U.S. governors push universities to combat anti-Semitism amid Israel-Gaza conflict
'You cannot ignore these threats and hope they go away,' said Gov. Hochul. 'Talking about them, talking about prosecuting, talking about trying to foster some understanding. There should be a greater sense of empathy for these students.'
U.S. state governors are urging universities to enhance their efforts to combat rising antisemitism, which has been exacerbated by the conflict between Israel and Hamas.
On Monday, Governor Kathy Hochul committed to safeguarding Jewish students after online threats at Cornell University. This incident is one of several that have led some officials to consider withdrawing financial support from institutions that fail to improve measures against hatred, Politicoreports.
“You cannot ignore these threats and hope they go away,” Hochul said. “Talking about them, talking about prosecuting, talking about trying to foster some understanding. There should be a greater sense of empathy for these students.”
The visit by the Democratic leader to the Ithaca institution follows a report by the Anti-Defamation League indicating an alarming rise, almost fourfold, in antisemitic episodes since the onset of the Middle Eastern conflict on October 7. Similarly, the Council on American Islamic Relations has noted an uptick in prejudiced occurrences targeting Muslims.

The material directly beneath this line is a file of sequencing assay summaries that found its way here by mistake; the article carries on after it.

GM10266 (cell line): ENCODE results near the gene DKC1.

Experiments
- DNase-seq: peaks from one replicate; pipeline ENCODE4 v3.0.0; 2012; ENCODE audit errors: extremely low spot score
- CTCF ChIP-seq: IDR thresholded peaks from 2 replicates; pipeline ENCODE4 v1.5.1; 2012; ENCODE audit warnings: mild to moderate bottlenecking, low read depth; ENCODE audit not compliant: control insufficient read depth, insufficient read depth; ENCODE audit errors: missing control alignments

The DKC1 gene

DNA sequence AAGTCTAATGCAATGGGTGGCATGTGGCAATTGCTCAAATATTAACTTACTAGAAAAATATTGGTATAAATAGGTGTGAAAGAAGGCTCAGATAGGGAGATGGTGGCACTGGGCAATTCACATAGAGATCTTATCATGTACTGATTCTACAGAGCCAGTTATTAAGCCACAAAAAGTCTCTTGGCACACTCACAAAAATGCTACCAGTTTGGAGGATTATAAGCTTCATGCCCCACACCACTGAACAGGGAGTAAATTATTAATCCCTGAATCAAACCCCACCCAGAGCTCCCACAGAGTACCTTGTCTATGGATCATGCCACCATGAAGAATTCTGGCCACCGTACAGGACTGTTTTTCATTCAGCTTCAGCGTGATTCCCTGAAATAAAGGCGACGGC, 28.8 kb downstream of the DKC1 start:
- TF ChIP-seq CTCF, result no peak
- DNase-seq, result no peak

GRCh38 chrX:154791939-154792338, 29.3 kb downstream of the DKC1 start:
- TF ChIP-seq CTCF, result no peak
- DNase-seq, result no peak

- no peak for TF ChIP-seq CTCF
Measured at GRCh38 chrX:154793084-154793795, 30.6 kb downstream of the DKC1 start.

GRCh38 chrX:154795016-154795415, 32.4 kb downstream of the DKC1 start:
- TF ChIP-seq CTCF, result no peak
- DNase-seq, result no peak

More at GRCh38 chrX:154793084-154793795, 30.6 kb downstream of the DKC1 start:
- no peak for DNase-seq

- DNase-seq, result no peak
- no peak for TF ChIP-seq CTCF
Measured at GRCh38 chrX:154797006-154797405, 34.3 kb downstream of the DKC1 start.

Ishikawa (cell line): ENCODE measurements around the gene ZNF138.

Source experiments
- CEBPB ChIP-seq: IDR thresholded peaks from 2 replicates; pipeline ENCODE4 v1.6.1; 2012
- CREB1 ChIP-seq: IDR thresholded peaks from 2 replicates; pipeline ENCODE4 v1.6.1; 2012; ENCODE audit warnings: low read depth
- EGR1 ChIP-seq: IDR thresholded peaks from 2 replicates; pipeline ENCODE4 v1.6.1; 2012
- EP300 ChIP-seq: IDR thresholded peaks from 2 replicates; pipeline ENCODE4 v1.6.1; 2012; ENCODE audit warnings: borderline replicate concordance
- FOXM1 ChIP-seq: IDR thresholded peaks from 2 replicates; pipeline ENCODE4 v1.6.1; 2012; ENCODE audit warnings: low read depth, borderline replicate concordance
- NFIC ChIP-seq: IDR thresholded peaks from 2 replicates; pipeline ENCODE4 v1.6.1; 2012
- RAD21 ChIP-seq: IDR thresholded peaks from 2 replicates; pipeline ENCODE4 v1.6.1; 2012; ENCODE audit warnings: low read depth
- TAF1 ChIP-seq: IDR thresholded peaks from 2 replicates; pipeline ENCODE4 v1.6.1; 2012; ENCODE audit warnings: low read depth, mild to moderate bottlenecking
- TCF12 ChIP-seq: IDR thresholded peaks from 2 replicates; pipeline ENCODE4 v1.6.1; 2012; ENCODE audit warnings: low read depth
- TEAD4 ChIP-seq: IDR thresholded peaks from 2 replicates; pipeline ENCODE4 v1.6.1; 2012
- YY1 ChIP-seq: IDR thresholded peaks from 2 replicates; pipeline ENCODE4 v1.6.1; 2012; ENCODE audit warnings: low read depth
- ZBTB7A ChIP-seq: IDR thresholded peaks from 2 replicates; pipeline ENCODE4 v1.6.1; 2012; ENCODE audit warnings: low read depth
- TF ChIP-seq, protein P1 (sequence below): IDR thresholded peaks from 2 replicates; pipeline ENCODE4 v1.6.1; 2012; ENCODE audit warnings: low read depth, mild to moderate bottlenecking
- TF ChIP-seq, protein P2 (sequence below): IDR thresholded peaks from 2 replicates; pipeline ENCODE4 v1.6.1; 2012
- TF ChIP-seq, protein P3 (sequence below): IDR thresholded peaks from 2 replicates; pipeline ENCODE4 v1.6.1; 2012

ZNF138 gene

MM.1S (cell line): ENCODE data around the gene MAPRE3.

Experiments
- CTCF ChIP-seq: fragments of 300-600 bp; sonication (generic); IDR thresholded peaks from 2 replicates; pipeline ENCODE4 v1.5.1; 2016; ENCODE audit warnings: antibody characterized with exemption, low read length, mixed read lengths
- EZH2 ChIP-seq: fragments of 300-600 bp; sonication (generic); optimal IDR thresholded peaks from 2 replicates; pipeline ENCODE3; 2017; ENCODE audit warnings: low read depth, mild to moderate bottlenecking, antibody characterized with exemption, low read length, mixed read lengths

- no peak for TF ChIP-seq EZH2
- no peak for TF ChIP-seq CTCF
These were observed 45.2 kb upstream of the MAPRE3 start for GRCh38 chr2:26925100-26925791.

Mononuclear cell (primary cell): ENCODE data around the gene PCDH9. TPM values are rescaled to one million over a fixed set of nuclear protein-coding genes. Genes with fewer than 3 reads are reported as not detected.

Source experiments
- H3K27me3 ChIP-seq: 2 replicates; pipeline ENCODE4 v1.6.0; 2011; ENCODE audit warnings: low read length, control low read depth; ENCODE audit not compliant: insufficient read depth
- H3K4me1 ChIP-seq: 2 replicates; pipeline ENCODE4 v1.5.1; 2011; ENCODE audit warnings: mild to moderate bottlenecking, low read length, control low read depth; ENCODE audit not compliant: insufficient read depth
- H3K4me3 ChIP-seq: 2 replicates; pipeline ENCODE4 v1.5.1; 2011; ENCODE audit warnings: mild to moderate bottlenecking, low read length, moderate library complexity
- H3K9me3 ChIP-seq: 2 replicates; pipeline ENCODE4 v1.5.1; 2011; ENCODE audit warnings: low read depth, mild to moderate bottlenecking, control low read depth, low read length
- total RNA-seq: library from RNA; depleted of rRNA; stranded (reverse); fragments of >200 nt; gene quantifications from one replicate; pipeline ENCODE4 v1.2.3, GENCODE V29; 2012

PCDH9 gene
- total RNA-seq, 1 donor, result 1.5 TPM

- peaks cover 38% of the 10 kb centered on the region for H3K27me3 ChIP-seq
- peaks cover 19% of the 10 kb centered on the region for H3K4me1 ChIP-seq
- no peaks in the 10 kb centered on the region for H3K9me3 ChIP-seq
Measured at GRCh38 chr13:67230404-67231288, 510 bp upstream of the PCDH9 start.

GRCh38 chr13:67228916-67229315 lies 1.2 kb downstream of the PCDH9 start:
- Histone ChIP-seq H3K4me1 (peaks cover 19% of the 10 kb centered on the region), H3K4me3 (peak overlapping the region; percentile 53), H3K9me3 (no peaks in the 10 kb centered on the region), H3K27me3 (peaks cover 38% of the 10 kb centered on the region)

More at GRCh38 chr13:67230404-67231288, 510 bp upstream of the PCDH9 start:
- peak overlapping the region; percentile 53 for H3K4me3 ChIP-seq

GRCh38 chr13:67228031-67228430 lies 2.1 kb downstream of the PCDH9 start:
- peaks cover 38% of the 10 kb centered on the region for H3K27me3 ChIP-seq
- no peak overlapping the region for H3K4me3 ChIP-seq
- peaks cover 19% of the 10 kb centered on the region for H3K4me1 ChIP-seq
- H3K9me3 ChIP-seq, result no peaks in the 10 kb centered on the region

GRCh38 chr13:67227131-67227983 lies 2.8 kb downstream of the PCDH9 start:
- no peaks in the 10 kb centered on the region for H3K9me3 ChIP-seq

This tension has been especially noticeable in university settings, where both students and faculty have expressed concerns about their safety and have had confrontations with both university officials and demonstrators.
Hochul convened with Cornell students to talk about a sequence of aggressive, anti-Jewish posts that surfaced on an internet forum. This included a menacing message to attack the university's kosher and multicultural dining area, which is situated adjacent to the Center for Jewish Living.
State officials, along with the FBI, were probing the threats, with one of the threats stating, "If you see a Jewish ‘person’ on campus follow them home and slit their throats."
Martha Pollack, President of Cornell, has stated that measures have been taken to enhance campus security.
“We will not tolerate antisemitism on this campus,” Pollack asserted. “We will not tolerate hate crimes or threats of violence of any kind.”
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